Last Friday the period for individuals and companies to submit comments regarding the safe harbor provisions of the DMCA ended. The US Copyright Office provided this 4-month comment period to help “evaluate the impact and effectiveness of the safe harbor provisions.”1 The Copyright office cited rapid changes in the internet since 1998 when the DMCA was established, as creating a situation “ripe” to reconsider the way copyright owners can deal with online infringement. The study will “consider the costs and burdens of the notice-and-takedown process on large- and small-scale copyright owners, online service providers, and the general public.” Further, it “will also review how successfully section 512 addresses online infringement and protects against improper takedown notices.”2
Thursday, the day before the period ended, hundreds of “artists spanning a variety of genres and generations submit[ed] comments . . . demanding reforms to the antiquated DMCA which forces creators to police the entire Internet for instances of theft, placing an undue burden on these artists and unfairly favoring technology companies and rogue pirate sites.”3 Besides artists like Katy, Perry, Lionel Richie and Steven Tyler who signed the letter to the Copyright office, the RIAA claims “18 major music organizations submitted a 97-page joint brief explaining the myriad flaws in the DMCA.”4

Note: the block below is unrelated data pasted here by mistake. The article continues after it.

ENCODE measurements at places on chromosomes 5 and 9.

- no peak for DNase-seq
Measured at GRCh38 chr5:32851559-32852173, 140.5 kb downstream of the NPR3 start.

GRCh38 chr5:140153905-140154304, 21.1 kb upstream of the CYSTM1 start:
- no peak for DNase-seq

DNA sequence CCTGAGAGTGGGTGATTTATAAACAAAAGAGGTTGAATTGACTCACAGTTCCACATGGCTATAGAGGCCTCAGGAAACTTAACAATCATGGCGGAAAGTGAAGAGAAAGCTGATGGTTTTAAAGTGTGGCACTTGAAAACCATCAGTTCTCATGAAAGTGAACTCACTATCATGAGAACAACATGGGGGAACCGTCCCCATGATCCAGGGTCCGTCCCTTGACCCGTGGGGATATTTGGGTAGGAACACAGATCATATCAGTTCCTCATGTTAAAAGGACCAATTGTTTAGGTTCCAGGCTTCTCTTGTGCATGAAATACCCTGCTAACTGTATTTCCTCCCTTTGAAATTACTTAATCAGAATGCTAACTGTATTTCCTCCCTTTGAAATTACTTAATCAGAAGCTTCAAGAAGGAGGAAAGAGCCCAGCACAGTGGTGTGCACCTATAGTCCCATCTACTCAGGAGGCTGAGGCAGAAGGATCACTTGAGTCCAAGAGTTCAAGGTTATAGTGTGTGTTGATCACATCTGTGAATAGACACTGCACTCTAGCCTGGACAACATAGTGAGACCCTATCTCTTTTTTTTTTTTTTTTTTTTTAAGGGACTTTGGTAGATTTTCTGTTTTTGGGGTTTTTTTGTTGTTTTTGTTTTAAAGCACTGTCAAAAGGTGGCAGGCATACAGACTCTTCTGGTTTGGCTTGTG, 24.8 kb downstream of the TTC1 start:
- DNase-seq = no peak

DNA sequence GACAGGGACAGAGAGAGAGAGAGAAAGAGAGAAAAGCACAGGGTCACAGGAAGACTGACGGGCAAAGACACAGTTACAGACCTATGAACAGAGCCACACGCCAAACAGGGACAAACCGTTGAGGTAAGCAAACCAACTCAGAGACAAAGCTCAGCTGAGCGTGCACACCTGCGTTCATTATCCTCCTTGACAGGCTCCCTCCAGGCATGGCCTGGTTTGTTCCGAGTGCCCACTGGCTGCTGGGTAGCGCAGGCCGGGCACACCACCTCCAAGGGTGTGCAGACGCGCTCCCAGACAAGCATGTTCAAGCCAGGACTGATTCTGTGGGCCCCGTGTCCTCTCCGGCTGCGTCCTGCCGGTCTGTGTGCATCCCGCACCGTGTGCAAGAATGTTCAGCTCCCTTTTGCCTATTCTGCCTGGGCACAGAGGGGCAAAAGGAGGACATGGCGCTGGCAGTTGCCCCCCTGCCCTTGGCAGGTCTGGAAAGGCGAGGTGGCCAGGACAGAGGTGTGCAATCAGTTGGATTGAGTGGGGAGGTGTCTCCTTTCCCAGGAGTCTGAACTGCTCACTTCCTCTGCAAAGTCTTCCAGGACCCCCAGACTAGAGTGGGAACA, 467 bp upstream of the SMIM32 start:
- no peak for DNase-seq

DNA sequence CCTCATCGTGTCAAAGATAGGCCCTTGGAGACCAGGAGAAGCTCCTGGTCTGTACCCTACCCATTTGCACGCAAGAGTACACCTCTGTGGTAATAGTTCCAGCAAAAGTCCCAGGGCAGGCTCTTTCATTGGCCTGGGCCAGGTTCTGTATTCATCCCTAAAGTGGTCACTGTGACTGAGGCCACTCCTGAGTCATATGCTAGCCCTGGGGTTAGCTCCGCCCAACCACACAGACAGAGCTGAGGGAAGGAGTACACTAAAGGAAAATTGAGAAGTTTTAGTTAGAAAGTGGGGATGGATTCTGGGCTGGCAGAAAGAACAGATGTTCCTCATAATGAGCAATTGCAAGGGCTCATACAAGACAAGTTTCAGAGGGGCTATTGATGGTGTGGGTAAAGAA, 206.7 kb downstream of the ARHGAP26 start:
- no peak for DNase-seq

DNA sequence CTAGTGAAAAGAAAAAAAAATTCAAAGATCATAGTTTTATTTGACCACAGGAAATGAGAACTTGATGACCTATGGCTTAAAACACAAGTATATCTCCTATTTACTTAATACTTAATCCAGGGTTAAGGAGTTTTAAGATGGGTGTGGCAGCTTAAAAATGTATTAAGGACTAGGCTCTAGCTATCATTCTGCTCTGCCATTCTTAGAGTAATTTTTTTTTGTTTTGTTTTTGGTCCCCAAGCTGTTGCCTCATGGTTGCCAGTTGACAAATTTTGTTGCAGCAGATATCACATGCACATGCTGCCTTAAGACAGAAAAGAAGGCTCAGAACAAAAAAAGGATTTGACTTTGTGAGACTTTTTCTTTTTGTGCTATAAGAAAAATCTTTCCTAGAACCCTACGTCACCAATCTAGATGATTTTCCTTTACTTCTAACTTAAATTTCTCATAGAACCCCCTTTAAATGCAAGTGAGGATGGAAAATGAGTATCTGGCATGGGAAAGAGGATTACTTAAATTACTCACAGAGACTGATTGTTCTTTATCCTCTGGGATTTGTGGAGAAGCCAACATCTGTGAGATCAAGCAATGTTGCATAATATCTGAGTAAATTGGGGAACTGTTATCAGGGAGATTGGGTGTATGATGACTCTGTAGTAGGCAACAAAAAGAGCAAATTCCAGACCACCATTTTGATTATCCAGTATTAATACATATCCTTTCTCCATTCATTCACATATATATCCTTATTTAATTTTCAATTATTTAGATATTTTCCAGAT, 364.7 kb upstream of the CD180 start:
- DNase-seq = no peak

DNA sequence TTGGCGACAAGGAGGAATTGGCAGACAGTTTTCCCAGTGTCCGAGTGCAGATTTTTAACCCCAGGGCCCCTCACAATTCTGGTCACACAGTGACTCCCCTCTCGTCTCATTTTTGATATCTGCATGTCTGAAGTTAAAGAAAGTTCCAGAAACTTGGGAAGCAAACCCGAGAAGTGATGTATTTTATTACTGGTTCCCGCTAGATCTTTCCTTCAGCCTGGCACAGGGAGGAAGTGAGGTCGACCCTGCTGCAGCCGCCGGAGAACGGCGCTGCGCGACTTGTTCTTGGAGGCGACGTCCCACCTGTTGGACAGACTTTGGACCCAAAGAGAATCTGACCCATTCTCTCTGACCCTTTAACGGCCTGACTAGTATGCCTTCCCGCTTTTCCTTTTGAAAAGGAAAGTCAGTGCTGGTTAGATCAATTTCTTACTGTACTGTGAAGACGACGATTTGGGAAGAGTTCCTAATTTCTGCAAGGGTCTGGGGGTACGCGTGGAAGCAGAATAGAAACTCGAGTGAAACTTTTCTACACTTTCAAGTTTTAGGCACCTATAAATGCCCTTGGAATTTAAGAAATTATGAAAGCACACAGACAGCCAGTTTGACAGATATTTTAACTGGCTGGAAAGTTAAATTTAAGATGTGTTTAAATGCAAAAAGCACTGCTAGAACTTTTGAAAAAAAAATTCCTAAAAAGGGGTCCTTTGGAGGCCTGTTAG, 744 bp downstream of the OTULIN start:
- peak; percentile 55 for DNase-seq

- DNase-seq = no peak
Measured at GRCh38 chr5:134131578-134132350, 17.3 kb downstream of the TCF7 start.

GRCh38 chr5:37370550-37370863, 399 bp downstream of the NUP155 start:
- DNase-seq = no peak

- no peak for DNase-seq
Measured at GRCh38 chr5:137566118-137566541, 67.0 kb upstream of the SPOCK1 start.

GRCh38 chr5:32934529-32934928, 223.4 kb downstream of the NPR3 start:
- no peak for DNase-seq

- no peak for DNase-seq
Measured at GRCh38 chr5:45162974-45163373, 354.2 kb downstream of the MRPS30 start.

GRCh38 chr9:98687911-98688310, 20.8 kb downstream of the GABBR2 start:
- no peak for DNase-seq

Amongst the flaws the groups and individuals noted are: “a broken notice-and-takedown system, toothless repeat infringer policies and incentives for services to embrace willful blindness instead of preventing known and widespread infringement.”5
However, other groups, like Google, Facebook and Netflix, claim the DMCA safe harbor provisions “are still working effectively and as intended today.” They cite evidence of the §512’s effectiveness in “the increasing number of notice and takedown requests that are received and efficiently processed.”6
While the Copyright office doesn’t have the authority to change the safe harbor provisions, it will issue a recommendation based on their studies and consideration of submitted comments to a congressional subcommittee.7
Chandler Howell is an Entertainment and Sports Highlight Contributor for the Harvard Journal of Sports and Entertainment Law and a current first year student at Harvard Law School (Class of 2018).